Founded in 1817 the John Cockerill Group develops large-scale technological solutions to meet the needs of its time, driven by the entrepreneurial spirit and passion for innovation of its founder. It is active in the conservation of natural resources, contributions to greener mobility, sustainable production methods, the battle against security risks and the facilitation of access to renewable energy.

What the John Cockerill Group contributes to companies, governments and communities consists of devices and services in the field of energy, defence, industry, environment, transport and infrastructure. With its 6,000 employees John Cockerill made a €1.26bn turnover in 22 countries across five continents in 2019.

PIEK is the go-to partner for the John Cockerill Group when it comes to educating its employees. Recently three staff members were present for courses at PIEK’s head office, and not for the first time. PIEK spoke to one of them about the company, the jobs and the PIEK courses. He is called Michael Santamaria, he has been working for John Cockerill for three years as an engineer in the field of electronic design. His core tasks relate to PCB design and PCB testing. ‘We work in a young and highly motivated team focused on the development of various products,’ he says. ‘I start by making an architecture to identify the mains functionalities of the future PCB. After the architecture has been agreed on, I identify the mains components and start the schematic design. When the schematic is finished, I start working on the design of the printed circuit board. Next, everything is validated through a design review with the hardware team. Finally, a prototype is made, and this too is validated by means of multiple tests in the electronics laboratory.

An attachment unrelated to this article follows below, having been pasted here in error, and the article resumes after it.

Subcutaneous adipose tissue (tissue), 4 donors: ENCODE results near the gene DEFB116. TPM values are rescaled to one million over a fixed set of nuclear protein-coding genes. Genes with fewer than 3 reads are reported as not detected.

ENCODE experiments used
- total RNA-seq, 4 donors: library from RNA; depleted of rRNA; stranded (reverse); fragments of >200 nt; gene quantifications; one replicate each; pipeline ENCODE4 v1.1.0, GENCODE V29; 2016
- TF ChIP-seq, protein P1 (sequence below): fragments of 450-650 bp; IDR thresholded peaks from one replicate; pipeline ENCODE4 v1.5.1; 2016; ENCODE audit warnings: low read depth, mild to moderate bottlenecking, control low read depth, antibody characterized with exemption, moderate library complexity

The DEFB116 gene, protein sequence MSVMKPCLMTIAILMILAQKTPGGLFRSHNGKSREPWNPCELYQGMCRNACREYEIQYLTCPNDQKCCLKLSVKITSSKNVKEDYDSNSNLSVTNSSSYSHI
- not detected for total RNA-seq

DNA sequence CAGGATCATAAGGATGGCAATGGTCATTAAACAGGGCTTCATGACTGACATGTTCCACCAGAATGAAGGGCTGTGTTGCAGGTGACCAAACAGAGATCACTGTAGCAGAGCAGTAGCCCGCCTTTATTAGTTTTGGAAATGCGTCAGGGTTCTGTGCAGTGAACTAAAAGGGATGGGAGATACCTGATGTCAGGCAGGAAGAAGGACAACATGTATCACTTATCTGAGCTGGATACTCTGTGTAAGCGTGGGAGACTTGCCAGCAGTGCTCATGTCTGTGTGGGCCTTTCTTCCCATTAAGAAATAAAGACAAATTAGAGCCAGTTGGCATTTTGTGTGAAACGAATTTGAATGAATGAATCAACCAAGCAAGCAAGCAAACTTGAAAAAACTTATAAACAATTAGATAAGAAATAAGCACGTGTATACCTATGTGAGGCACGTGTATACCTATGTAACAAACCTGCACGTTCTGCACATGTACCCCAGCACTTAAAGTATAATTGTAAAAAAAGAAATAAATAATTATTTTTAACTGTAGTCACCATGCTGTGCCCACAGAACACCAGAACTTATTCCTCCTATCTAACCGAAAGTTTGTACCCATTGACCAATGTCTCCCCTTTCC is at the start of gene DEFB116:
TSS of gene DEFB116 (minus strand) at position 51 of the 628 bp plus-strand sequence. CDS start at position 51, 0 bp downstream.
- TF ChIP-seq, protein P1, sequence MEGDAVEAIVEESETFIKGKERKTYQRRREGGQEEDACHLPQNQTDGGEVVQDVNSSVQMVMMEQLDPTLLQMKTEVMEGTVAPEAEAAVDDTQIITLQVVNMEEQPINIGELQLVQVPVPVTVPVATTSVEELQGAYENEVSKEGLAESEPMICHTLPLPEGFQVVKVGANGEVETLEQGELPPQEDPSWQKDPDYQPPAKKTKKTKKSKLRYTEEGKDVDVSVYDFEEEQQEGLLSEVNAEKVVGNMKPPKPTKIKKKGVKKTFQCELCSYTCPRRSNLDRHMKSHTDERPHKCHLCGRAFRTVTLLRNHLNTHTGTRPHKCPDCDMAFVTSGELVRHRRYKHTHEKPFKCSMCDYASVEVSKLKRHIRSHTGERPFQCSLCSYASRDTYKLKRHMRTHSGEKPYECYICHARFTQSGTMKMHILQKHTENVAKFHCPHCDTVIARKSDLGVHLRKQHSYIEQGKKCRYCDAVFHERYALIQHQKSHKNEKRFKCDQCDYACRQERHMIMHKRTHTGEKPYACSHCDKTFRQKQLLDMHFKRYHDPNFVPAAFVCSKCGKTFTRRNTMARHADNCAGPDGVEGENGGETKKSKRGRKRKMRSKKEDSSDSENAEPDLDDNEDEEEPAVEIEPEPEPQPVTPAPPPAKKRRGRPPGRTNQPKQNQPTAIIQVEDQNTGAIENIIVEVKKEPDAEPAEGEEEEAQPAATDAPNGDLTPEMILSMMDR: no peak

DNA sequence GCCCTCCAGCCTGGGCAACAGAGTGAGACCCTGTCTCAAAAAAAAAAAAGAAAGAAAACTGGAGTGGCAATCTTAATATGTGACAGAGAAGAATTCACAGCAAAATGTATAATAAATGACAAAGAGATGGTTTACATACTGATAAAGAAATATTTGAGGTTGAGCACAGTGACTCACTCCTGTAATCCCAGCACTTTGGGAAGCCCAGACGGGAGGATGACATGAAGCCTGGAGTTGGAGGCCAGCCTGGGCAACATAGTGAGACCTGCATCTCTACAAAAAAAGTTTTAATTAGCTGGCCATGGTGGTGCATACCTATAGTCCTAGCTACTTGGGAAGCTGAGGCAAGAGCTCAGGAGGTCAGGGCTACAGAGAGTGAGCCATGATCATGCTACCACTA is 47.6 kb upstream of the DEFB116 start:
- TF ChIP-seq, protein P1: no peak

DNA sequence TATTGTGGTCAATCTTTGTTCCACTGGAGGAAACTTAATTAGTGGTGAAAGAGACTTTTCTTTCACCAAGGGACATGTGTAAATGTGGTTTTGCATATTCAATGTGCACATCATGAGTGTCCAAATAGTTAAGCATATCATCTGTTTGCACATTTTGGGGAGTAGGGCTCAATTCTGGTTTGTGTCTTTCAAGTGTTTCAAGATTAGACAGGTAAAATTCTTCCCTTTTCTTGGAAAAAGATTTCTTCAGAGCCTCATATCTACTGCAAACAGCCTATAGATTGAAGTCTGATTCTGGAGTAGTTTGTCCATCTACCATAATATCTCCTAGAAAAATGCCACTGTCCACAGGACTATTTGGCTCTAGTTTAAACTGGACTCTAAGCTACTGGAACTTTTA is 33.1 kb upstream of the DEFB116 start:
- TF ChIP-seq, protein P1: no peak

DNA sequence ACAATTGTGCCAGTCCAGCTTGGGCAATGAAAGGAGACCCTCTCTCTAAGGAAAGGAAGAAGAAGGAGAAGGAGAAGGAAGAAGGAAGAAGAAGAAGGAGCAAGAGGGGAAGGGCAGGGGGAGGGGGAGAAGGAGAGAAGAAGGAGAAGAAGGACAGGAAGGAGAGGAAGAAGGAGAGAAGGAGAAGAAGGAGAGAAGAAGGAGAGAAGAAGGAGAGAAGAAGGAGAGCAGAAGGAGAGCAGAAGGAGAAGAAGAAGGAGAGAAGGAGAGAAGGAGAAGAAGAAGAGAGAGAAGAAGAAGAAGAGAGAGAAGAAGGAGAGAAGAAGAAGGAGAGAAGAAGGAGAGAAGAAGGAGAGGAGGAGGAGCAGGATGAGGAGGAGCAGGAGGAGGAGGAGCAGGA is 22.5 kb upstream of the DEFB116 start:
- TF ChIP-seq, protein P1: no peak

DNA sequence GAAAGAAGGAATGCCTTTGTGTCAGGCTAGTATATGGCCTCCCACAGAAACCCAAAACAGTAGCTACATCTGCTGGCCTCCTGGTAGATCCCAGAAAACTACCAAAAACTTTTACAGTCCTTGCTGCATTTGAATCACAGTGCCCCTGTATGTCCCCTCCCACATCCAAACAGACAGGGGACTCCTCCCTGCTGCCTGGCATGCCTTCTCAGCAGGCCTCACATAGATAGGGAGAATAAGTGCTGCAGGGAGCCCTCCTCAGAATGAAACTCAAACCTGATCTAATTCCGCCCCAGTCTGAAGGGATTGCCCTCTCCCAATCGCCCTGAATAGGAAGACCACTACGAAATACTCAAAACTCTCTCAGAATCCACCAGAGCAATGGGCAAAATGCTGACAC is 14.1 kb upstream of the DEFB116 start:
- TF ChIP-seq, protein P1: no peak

When asked what their work will look like in a few years´ time, Michael says: ´What we are seeing is that the components used are getting smaller and in more complex packages, because we need to create smaller PCBs with more components. So, there will be other equipment to be able to mount these small components. It will also become tougher and more complex to design the PCBs because high speed interfaces are going to be used. The same also goes for production, testing, etc.’

‘We are now with PIEK for a three-day course in the field of Qualified Rework & Repair Specialist – Ball Grid Arrays (BGAs) and Bottom Termination Components (BTC). It is a mouthful, but for us it is a really interesting, eye-opening course. While taking the course we also get the opportunity to use all the equipment available at the PIEK training site. This means that we can check straight away which equipment would be best suited for our own jobs back home. Our instructor is very motivated and experienced. You see at a glance that he brings a lot of knowledge to the table, and he is able to translate this into practical examples.’

While lunch is being brought in, we say our goodbyes and the three men of the John Cockerill Group go off to enjoy their healthy meal.

The Qualified Rework & Repair Specialist – Ball Grid Arrays (BGAs) and Bottom Termination Components (BTC) course comprises the following parts: Introduction Ball Grid Array, BGA Re-balling, X-Ray Inspection BGAs, Re-balling Ball Grid Array, BGA Pad Repair and Modification, as well as a practical part in which the course members can independently work on and work with the items that have just learned.